Customer service is the heartbeat of a growing company. Done poorly and it can clear out your customer base quicker than you’ve built it. Do it well and it can mean lifelong customer retention.
“Customer service can in many ways make or break how fast you can move as a startup,” says Sary Brunner, vice president of customer success at customer service platform Zendesk. “We’ve really seen the paradigm shift from it being a checkbox that you have to remember to reorganising your entire strategy around a CX focussed experience and a CX focussed business.”
A 2021 Zendesk report into customer trends found 75% of customers will spend more money to buy from a company that offers good CX — but for early-stage founders who need to set priorities and build out teams fast, it can be difficult to know when to invest.
“Customer service can in many ways make or break how fast you can move as a startup.”
So, when should you make your first CX hire? We turned to the experts to find out.
There’s no time like the present
According to Brunner, CX should be embedded in a startup from the very beginning — before other distractions take hold.
“You should be looking for someone to sit at your leadership table with that sole purpose of CX immediately,” she says. “They’re going to keep you honest. I think it’s very easy to say ‘oh we’re a CX minded company, we are customer focussed, we are customer-centric.’ In reality, it’s so much harder to do because, especially when you are moving fast, it’s very easy to lose sight of who you’re actually serving, which is your customers.”
Karpagam Narayanan, cofounder of customer support software startup Ascendo.ai, one of Zendesk’s clients, agrees and says CX is not only vital for retaining customers but is also important to share with product teams so they can focus on making the changes people actually want.
“The first CX hire should be in place as soon as there are a handful of customers using the product,” she says. “It should also be the milestone point to establish a feedback loop among product and CX teams.”
“The first CX hire should be in place as soon as there are a handful of customers using the product.”
Think about the workload
For Maranda Lujajohnson, head of CX at ‘smart drug’ startup Find My Formula, a Zendesk customer, a good rule of thumb for hiring someone dedicated to CX is when interactions with customers start to take up a significant amount of time.
“It completely depends on the founder, but I believe you should start looking for your first CX hire once the correspondence is steady, and takes more than an hour or so to complete each day,” she says.
Lujajohnson adds this person can even be part-time at first — answering emails and responding to queries on social media — but should be ramped up to full-time when necessary.
Meg Palazzolo, head of member success at estate planning platform Trust & Will, another Zendesk customer, says she was brought in as employee number eight after the company was about a year old.
“They’ve done support since day one but it was handled by the head of legal and our CFO and their roles were getting stretched,” she says. “They said we need someone to really focus on this, really build a team.”
Hire someone who can wear multiple hats
In your startup’s early days, it’s unlikely you’ll have the budget to hire a full CX team, so your first employees will need to be versatile.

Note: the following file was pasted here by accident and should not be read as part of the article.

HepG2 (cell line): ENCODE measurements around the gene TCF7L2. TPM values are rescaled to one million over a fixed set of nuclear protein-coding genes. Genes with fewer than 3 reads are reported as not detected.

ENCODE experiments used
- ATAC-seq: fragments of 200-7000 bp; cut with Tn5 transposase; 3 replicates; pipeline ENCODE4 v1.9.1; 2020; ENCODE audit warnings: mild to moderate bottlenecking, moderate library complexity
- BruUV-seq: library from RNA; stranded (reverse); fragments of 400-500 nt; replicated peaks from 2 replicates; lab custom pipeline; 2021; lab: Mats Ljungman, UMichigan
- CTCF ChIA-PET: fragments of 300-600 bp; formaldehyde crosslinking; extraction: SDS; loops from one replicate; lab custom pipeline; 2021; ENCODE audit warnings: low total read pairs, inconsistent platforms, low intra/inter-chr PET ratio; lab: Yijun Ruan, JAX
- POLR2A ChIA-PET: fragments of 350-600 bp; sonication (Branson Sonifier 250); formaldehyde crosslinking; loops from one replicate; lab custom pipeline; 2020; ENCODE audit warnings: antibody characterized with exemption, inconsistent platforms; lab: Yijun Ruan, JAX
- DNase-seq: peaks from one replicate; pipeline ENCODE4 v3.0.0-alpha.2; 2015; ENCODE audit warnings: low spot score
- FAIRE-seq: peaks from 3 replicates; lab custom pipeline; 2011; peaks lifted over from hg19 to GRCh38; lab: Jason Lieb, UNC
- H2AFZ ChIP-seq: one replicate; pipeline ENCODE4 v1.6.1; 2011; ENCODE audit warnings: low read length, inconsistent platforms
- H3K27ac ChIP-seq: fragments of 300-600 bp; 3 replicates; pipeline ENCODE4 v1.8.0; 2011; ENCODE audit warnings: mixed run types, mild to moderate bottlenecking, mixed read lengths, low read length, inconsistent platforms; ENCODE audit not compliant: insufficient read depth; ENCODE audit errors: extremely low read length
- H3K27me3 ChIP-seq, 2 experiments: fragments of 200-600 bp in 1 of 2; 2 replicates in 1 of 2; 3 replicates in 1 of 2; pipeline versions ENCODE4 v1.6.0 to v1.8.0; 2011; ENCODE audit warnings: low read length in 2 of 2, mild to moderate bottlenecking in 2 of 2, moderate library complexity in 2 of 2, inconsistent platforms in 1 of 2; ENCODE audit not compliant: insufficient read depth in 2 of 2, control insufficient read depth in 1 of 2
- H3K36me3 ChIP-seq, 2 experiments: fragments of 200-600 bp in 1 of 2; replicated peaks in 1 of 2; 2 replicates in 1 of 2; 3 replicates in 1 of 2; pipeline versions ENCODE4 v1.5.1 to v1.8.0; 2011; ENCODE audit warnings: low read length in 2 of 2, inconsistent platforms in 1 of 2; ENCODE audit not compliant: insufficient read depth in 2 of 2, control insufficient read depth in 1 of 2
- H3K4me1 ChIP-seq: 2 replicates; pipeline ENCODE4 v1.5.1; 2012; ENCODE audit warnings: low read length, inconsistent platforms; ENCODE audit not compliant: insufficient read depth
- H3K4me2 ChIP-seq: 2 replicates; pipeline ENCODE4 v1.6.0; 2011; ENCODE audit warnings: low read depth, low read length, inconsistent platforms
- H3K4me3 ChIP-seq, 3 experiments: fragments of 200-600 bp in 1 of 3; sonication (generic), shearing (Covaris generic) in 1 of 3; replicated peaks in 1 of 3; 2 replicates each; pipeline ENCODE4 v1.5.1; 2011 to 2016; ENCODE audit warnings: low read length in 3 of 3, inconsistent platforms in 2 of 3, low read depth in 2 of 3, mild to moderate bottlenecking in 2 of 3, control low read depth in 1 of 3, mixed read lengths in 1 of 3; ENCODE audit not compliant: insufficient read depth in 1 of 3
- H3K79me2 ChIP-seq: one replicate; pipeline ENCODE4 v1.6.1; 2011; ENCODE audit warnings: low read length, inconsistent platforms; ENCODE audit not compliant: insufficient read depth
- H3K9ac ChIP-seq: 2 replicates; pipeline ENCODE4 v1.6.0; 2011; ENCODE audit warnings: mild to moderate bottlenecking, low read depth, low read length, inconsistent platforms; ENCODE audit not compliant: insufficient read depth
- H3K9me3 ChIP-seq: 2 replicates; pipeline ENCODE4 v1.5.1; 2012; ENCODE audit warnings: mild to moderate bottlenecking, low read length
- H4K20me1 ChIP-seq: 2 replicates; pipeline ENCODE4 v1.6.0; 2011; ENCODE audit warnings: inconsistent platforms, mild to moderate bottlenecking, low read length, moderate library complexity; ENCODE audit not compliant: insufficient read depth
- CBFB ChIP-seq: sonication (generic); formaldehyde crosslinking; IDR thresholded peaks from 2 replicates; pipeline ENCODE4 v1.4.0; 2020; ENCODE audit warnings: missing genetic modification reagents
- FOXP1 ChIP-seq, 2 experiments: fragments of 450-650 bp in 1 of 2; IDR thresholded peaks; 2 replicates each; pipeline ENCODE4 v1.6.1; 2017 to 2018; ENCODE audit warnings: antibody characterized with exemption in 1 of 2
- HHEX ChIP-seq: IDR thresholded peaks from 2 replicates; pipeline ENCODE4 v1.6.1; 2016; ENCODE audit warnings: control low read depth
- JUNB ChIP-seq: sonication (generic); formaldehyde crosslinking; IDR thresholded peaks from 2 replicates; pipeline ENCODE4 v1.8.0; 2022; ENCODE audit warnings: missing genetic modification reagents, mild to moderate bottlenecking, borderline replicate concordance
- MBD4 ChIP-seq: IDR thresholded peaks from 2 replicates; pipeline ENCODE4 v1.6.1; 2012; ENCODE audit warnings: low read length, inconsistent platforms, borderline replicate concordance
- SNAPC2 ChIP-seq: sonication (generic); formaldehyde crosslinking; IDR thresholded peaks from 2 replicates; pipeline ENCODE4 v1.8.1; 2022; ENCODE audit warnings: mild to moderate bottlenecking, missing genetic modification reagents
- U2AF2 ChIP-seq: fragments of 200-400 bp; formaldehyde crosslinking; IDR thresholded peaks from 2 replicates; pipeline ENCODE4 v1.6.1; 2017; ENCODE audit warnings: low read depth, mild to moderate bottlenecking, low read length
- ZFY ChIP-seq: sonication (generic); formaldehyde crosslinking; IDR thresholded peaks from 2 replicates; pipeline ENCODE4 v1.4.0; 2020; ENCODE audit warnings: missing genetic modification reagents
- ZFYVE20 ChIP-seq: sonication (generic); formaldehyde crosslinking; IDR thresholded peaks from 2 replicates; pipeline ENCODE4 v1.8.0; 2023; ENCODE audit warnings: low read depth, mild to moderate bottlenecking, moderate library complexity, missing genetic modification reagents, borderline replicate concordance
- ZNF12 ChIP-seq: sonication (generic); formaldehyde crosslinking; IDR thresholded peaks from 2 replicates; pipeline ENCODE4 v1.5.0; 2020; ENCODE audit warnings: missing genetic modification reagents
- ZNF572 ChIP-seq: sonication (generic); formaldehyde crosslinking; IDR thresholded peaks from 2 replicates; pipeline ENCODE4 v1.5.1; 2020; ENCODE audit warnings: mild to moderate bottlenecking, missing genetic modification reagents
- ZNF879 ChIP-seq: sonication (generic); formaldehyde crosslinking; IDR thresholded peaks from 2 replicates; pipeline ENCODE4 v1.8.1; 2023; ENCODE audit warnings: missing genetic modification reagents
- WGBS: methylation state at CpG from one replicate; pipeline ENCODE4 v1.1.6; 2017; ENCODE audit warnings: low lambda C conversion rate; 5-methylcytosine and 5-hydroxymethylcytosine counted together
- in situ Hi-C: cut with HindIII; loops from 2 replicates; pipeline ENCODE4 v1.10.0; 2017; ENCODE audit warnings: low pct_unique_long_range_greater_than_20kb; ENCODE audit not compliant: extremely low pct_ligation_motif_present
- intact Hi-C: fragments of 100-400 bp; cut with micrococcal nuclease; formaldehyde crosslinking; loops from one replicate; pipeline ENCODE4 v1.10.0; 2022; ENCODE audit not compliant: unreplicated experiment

Palazzolo says a manager role can be a good starting point and will help with scaling down the line.
“I definitely think some type of manager role in the beginning, because that person is going to be wearing a lot of different hats,” she says. “They need to be able to forecast and understand what are those triggering moments when the team is at capacity, or I’m at capacity, and when we need to take on someone more junior.”
For Brunner, the ability for the hire to grow as the startup scales is also very important, as is competence with technology.
“You want to be looking at someone who has that strategic lens… who will partner really well with your team, with your product or your strategy as you get bigger. They should be able to filter the feedback into the organisation and set you up to scale,” she says. “At Zendesk, we are really focussing on our messaging experiences, that’s how customers are interacting day-to-day.”
“You want to be looking at someone who has that strategic lens… who will partner really well with your team, with your product or your strategy as you get bigger.”
Don’t forget people’s personalities
Brunner says hiring someone with an interest in your industry can go a long way, as they will naturally be more enthusiastic and empathetic with customers.
“Look to hire not only people who are amazing with customers but also have a core interest in the industry,” she says. “They will be inherently educated or interested in the industry you’re serving and the customers you’re serving and talk their language and understand what they are going through.”
“Are you funny and personal? Great! Dry and professional? Fantastic. Whatever you decide, write it down and link to examples of your ideal.”
According to Lujajohnson, one of the best things to do before building out a CX team is to think about what you want your startup’s voice to be.
“Are you funny and personal? Great! Dry and professional? Fantastic. Whatever you decide, write it down and link to examples of your ideal where you can,” she says. “This will inform your interview process, shape every macro and begin to build the culture of your brand.”
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